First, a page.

“No.” He gestured to a brass key on the table near his wine glass. “That key unlocks the door to my left, and that door leads to the walkway beneath Highbridge. I can escort you there personally, or you can go alone. No one will stop you.”
Elias frowned. “How did you know we were going to Raiden’s tomb?”
He nodded to the Etherite sword in Ciena’s hand. “When I heard the rumors that Raiden’s blade resurfaced, I knew you’d return home. Then my men found the evidence you left in the eastern caves...”
Ciena waved that away. “You still haven’t answered my question. What do you want from us?”
He straightened in his chair. “I’d like you to hear me out. After that, you can do with me as you like. Raidenwood is yours, regardless.”
“The hell it is,” Ciena said. “Your people have us surrounded. They already attacked us once tonight.”
Technically, she’d struck the first blow, but Cladius didn’t know that. At least, he probably didn’t.
“They won’t attack you again,” he said. “My officers thought it was Trelidor’s army attacking. They ordered the retreat as soon as they realized it was you.”
That part of the story checked out, at least. But it still didn’t prove it wasn’t part of some larger scheme.
He gestured past the cup and key to several signed papers on the table. “I’ve declared you the rightful rulers of Raidenwood, and my officers have orders to serve you from now on, regardless of what happens to me tonight.”
Ciena narrowed her eyes. “So you do have a death wish. You can’t live with yourself, and you’re looking to die with a taste of sweet forgiveness.”
“I had a death wish once...” Her uncle rose slowly from his chair. “...but no longer.” He turned his head out the window to where the balcony overlooked the skyline. By now, many of the lights had flickered out, and the rooftops shone silver in the moonlight.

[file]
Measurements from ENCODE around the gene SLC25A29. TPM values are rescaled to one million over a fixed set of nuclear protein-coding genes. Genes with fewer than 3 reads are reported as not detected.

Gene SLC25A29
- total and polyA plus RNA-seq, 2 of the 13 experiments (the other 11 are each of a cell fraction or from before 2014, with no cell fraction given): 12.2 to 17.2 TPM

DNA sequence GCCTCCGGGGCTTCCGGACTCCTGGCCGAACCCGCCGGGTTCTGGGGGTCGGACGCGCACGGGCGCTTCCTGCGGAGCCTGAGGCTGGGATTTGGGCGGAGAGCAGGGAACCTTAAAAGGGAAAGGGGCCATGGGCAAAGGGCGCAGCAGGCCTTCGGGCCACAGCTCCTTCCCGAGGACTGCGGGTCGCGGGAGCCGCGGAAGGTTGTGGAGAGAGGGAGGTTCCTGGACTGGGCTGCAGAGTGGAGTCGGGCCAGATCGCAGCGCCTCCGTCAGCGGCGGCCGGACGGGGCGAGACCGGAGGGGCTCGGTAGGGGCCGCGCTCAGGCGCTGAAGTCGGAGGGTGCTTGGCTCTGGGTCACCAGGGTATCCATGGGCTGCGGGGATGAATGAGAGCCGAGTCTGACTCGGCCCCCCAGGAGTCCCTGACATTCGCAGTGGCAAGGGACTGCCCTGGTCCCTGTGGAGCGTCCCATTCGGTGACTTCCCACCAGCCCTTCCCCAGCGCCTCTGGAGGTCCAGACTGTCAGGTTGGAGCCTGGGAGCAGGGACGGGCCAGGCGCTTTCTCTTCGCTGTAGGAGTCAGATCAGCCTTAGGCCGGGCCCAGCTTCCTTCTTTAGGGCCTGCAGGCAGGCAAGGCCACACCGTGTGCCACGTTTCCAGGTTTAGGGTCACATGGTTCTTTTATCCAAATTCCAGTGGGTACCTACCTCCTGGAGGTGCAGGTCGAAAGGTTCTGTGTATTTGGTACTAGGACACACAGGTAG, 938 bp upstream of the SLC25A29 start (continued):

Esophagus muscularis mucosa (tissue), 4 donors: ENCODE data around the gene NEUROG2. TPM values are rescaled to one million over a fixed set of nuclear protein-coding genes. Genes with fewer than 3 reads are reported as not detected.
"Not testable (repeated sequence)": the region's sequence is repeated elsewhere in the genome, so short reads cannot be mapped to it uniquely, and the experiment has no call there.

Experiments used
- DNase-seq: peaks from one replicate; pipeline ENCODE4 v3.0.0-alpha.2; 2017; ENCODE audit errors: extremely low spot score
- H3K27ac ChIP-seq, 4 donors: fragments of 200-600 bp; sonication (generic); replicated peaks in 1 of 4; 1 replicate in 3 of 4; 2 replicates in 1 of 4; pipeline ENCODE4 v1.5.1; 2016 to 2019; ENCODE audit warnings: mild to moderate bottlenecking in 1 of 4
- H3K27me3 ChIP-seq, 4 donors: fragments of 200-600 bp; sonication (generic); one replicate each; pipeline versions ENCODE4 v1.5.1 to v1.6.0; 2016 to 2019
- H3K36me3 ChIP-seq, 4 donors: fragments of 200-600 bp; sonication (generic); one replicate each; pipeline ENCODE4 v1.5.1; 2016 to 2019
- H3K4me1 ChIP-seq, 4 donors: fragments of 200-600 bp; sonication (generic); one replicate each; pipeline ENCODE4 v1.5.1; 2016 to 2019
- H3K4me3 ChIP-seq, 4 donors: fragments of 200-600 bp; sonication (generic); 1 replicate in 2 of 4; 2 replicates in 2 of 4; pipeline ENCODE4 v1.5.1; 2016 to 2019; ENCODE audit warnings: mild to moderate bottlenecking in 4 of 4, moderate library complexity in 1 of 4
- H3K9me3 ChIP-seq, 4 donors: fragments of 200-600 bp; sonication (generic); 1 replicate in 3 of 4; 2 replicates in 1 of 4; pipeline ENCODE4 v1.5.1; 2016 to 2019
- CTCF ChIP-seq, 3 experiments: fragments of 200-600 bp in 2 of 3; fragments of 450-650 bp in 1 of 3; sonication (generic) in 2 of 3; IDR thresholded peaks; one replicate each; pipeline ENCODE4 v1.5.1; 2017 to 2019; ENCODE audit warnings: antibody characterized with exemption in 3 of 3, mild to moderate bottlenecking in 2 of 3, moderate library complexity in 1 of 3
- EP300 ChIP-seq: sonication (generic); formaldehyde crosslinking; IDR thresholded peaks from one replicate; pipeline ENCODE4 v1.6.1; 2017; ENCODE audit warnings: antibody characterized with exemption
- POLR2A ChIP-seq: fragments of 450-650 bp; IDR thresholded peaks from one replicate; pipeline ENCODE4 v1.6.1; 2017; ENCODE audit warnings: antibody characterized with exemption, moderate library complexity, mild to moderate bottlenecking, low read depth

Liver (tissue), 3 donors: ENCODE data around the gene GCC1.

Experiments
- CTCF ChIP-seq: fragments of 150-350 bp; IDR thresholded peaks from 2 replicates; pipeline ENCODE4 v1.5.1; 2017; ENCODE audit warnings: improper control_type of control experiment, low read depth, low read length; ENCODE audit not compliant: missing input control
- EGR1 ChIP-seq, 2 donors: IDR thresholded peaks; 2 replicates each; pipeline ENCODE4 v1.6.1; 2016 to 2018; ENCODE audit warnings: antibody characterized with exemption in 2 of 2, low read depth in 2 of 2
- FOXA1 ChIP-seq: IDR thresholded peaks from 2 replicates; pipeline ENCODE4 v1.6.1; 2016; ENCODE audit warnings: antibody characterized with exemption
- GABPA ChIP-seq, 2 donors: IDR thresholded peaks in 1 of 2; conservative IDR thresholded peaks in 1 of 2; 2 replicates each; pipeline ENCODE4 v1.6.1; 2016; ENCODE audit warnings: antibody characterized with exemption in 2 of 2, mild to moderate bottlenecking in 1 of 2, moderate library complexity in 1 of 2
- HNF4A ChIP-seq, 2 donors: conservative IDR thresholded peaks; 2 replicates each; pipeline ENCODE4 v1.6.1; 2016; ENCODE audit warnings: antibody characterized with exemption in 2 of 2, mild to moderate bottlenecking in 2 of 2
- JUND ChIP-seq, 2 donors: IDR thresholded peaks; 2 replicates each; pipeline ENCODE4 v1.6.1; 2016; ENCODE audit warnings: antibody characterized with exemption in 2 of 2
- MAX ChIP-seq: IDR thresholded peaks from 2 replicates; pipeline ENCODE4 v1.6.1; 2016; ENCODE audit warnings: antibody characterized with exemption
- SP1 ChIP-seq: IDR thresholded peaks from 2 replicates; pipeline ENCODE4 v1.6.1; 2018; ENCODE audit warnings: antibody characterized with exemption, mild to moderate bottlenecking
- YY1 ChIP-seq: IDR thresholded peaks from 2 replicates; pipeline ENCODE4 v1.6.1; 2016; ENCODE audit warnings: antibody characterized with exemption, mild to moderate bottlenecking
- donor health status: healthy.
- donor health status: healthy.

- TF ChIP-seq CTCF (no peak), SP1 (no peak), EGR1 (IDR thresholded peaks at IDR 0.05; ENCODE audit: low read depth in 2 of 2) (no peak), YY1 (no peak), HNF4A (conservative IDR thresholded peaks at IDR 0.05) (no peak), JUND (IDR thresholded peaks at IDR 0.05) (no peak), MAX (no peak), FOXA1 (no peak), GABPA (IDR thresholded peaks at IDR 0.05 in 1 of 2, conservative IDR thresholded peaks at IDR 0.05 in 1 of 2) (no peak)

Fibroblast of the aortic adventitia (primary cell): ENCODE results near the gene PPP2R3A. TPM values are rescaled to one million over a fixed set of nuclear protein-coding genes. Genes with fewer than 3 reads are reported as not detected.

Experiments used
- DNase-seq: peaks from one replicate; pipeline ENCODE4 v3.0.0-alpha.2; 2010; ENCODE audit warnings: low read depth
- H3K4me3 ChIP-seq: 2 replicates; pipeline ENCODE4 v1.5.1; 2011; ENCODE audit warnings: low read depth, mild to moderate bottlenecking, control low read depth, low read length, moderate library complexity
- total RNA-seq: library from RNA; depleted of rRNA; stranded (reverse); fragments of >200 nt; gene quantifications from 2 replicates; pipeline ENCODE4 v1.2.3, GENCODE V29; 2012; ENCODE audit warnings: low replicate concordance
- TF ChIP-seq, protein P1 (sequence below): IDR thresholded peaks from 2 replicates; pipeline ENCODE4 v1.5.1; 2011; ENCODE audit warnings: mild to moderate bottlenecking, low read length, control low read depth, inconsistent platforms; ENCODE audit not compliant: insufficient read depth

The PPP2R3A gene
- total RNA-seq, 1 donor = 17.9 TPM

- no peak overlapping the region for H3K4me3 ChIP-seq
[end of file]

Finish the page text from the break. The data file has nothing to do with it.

His voice was weary when he spoke again. “Six months after I took Raidenwood, I stood at the edge of this bridge. I may have saved you, but I still had blood on my hands. When I made the deal with Mason, I hadn’t realized what it meant. You have to understand—most Templars believed the war would end once we overthrew the Aeon leaders. We only wanted equality, after all. But people like Mason feared Ethermancers too much.”
Cladius drained the rest of his wine glass and put his back to them. “A part of me did want to rule Raidenwood, I’ll admit that. I spent my life living in my brother’s shadow, all because he was a full-blooded Aeon and I wasn’t.”
She remembered that side of him all too well. It was one of the reasons they’d been so close. They both knew how it felt to live restrained in someone’s shadow.
Cladius continued, “I never imagined that ruling meant killing more Aeons. Not just Ethermancers, but children. Anyone with bright eyes, hints of power, or hints of noble blood. I couldn’t live with that, so I decided to jump. It was a fitting end, I thought. Our ancestor, Raiden, betrayed his family too. He saw no escape but to take his own life. If that end was good enough for the Archaeon, then why not me?”
A chill swept down Ciena’s neck as memories of Dragonshard rose to the surface of her mind.
“I must have stood there for hours,” he said. “I tried to convince myself that my death would make a better world. But I knew that was a lie. The Templars I led were mad dogs waiting to be set loose. One of them would lead Raidenwood in my stead, and the killings would continue.”
Her eyes burned as she remembered standing on the balcony in Dragonshard. Her fingers clenched Steelbreaker tighter as she fought back waves of pain.
“I had nothing left to lose, so I did the one thing no one expected.” Cladius turned around to face them again. “That night, I vowed that I would save my next victims. I would declare them dead and make them disappear. That was eleven years ago, and I haven’t killed a single Aeon since.”